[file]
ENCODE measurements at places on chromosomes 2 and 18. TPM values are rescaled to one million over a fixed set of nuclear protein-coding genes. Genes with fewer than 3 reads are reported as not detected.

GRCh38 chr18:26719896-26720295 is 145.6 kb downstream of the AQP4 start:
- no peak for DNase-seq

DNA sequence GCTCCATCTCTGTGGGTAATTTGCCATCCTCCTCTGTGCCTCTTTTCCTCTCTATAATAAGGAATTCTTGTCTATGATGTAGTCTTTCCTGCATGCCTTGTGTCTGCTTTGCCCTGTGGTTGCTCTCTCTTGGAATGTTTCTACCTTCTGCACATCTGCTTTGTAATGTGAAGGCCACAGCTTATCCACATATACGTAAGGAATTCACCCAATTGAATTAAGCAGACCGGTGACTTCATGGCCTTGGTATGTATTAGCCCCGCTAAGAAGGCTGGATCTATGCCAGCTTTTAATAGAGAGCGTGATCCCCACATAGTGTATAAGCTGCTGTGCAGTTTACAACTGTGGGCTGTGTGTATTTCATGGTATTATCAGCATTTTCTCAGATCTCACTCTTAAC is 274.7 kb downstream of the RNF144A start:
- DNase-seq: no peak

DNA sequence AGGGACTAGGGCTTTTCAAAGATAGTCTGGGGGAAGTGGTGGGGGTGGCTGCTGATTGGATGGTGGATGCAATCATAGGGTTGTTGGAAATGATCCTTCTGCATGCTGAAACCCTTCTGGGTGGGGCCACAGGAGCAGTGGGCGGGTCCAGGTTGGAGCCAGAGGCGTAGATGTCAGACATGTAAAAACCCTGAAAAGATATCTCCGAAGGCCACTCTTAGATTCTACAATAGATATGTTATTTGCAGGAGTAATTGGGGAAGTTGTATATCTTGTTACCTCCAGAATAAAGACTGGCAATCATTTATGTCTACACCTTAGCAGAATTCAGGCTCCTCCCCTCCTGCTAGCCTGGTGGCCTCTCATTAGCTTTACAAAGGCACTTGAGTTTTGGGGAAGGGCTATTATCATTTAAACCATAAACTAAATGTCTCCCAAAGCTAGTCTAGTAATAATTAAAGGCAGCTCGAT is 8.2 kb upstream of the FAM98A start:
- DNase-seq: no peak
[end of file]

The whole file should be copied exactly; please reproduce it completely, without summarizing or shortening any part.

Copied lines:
ENCODE measurements at places on chromosomes 2 and 18. TPM values are rescaled to one million over a fixed set of nuclear protein-coding genes. Genes with fewer than 3 reads are reported as not detected.

GRCh38 chr18:26719896-26720295 is 145.6 kb downstream of the AQP4 start:
- no peak for DNase-seq

DNA sequence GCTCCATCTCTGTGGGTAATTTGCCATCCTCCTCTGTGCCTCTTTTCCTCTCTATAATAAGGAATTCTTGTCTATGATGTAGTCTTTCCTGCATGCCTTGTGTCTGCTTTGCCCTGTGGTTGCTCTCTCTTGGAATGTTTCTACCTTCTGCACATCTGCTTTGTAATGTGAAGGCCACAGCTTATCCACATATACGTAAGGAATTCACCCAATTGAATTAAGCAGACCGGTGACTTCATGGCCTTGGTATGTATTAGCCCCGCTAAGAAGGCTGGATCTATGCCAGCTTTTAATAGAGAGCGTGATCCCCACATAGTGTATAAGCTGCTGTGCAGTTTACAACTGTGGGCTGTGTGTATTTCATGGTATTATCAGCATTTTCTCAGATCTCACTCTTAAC is 274.7 kb downstream of the RNF144A start:
- DNase-seq: no peak

DNA sequence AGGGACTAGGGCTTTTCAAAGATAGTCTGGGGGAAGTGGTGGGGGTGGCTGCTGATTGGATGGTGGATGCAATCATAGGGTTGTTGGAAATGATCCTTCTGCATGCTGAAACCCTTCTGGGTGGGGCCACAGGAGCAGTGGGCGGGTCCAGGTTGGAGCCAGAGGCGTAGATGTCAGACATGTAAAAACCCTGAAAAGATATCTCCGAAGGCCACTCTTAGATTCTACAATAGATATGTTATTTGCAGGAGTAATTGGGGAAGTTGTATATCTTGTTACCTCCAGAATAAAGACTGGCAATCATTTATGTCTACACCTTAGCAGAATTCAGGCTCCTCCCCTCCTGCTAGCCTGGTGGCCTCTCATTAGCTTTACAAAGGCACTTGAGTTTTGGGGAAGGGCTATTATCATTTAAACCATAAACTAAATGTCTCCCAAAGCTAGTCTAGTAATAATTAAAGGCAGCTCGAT is 8.2 kb upstream of the FAM98A start:
- DNase-seq: no peak